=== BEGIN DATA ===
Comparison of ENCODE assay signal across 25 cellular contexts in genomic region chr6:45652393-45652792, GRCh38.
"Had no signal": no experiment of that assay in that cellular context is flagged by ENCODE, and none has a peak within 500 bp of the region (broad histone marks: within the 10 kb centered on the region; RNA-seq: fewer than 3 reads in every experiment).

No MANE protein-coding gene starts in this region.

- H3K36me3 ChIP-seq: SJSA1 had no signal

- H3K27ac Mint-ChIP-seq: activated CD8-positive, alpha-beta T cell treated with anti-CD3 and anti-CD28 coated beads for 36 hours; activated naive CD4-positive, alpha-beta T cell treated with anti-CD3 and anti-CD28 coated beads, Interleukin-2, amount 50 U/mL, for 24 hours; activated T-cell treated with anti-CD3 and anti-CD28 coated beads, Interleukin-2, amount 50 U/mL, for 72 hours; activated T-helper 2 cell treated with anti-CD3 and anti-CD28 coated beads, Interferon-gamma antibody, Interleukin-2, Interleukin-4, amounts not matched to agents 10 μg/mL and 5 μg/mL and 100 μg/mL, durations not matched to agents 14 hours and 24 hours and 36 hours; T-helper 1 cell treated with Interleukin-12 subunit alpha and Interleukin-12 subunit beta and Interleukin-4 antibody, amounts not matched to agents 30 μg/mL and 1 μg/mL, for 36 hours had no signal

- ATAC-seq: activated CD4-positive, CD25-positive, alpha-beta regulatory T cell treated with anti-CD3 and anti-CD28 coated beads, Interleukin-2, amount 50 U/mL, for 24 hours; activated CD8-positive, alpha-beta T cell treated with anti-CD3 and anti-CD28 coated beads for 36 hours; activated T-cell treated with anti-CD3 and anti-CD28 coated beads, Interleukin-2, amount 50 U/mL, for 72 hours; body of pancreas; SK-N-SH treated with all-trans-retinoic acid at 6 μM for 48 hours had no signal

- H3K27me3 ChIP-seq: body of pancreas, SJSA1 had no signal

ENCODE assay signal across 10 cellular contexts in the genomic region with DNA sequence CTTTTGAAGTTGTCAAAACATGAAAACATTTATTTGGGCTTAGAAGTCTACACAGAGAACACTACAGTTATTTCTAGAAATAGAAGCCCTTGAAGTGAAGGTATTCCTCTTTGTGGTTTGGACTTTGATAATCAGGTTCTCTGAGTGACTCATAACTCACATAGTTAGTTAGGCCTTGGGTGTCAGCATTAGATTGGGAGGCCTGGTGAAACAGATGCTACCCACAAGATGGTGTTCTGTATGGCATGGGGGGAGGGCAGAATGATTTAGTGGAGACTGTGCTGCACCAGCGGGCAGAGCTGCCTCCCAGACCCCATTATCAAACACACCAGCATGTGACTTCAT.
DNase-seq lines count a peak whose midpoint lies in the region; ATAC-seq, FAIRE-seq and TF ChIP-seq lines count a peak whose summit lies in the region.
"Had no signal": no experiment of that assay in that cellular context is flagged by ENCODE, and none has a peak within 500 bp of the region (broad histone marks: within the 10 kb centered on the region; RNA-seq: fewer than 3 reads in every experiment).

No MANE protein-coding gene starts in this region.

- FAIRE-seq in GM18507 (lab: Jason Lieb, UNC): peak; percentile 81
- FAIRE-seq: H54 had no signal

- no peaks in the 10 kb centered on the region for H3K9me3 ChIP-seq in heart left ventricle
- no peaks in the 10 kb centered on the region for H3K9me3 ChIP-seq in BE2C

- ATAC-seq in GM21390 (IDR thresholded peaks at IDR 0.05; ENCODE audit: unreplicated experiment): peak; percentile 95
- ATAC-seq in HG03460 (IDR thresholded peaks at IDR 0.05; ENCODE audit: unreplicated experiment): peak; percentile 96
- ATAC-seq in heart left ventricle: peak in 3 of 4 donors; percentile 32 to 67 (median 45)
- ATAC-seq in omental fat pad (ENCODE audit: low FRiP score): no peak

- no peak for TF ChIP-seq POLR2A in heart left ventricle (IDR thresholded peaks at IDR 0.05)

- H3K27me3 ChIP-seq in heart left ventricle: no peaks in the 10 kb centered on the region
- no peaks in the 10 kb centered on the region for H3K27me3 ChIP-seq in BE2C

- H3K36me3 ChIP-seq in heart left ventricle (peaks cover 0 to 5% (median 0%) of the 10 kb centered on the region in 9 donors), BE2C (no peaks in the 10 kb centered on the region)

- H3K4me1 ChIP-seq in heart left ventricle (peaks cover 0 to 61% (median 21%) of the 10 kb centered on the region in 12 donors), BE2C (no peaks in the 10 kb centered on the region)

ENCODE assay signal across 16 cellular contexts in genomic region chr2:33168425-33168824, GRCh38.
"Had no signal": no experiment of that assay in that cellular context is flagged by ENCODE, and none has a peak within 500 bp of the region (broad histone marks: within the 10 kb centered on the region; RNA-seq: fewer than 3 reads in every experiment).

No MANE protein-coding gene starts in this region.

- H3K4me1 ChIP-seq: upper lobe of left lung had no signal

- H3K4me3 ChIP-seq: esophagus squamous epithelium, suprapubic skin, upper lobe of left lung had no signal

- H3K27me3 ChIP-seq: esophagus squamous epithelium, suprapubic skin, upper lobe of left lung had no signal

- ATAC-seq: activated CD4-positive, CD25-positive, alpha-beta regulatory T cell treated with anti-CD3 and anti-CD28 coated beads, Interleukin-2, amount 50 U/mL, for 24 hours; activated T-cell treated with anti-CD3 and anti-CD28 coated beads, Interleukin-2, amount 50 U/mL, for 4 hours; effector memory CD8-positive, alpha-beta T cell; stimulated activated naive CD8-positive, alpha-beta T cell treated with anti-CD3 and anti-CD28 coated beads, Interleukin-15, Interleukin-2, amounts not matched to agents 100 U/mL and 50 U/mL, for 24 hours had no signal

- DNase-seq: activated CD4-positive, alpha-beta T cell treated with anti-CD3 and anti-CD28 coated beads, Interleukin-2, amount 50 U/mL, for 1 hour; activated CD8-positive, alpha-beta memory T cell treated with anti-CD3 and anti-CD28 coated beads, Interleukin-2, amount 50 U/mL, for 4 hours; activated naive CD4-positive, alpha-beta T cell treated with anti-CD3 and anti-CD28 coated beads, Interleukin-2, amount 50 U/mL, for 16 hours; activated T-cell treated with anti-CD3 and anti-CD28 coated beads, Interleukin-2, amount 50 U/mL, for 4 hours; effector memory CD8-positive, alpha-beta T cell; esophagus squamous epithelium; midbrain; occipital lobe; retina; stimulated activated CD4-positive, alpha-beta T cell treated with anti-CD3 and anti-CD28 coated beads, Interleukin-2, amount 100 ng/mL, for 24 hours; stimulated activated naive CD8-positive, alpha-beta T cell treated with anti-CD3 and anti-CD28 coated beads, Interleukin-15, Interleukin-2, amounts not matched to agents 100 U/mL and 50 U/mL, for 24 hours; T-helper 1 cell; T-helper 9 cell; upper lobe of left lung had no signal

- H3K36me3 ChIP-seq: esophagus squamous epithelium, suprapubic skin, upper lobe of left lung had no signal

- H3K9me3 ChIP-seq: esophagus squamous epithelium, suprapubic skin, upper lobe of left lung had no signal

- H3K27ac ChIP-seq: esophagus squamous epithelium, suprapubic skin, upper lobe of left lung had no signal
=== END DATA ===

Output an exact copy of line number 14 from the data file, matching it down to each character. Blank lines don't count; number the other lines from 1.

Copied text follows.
- no peaks in the 10 kb centered on the region for H3K9me3 ChIP-seq in heart left ventricle